Permadynamics has the largest banana plantation in New Zealand: over 200 productive clumps, each of which produces between 60 and 70 kilos of fruit per year. Klaus Lotz and his family primarily grow Ladyfinger bananas (aka Misi Luki), but they also grow a smaller tangier Cavendish-like variety known as Goldfinger.
“Banana growth is governed by temperature,” says Klaus. “Twelve degrees is the magic temperature for growth to occur. A banana plant produces 44 leaves before flowering. Dependent on temperature, the flower will produce ripe fruit in two to three months. Cooler temperatures, longer ripening.”
Three years after planting, banana plants begin to bear fruit, but they produce consistently from then on. Once the fruit is harvested, the next shoot begins to grow
Bananas are grown from a rhizome. As the first plant matures, young plants called pups spring from the root system. By transplanting pups, a new clump is started. If left unchecked, banana clumps grow in a circle outwards from the original plant.
In Bolivia, Klaus used bananas as part of a succession dynamic, in contrast to the typical cocoa monoculture. Bananas dried for export provided the first cash crop from this system – and good mulch.
“I love working with bananas because because you can tell exactly how your soil is,” says Klaus. “They are very responsive, so as the leaves come out you can determine the soil fertility by the distance between the leaves on the stem, and their colour. I also really enjoy working with a machete, and bananas are a joy for a machete man.”
In New Zealand bananas thrive in warm micro-climates, doing well between Hawkes Bay and Northland although micro-climates as far south as Golden Bay also produce good bananas. The trick is a sunny, north-facing slope above the frost zone with not too much wind. They need all day sun, and don’t mind clay soils, but don’t like water-logged feet.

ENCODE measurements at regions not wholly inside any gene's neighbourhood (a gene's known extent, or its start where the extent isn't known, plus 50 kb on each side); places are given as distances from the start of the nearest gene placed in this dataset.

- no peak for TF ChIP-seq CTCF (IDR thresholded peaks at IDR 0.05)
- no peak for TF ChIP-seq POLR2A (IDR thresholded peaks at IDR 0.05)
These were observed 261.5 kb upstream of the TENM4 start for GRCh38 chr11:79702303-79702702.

Some New Zealand banana growers also sell the leaves in Pacific Island communities where they are used for ceremonies and food preparation.
New Zealanders eat more bananas than any other nation: on average, a whopping 18 kilos each per year. Few are grown here; we import 72 million bananas per annum.
But for how much longer? Sigatoka complex which describes three related fungal diseases, threatens to infest banana plantations worldwide. These fungi shut down the immune system of their host plant and waylay nutrients for their own use. The diseases are already reducing yields by 40 percent and some experts predict bananas could become extinct within five to ten years.
Currently the diseases are controlled on non-organic plantations by 50 applications of fungicides a year. But recent research shows that the fungi are rapidly developing resistance to the chemical sprays.
“Cloning is also an issue with pine plantations globally. They are all one clone,” says Klaus. “If one fungal disease breaks the code, all pines die. But pines still make seeds and new resistance can b bred in a decade – not like bananas, where you only find one seed in a million fruit.”
“We had Sigatoka in Bolivia. It seems to be less of an issue in a diverse orchard, and was never a problem for us.
“In a succession dynamic it has to be accepted that bananas are just one step in developing a mature forest garden from annual crops or grassland. We can’t keep that process on standby just because we favour one crop. We can go back and forward in succession, but not stand still.”
More info – the research paper on Sigatoka complex published in PLOS Genetics can be found at bit.ly/2cvRofk. Klaus’ banana pups are sold on Trademe – search for member name, Permadynamics
Published in Organic NZ magazine – Nov/Dec 2016 – Vol.75 No.6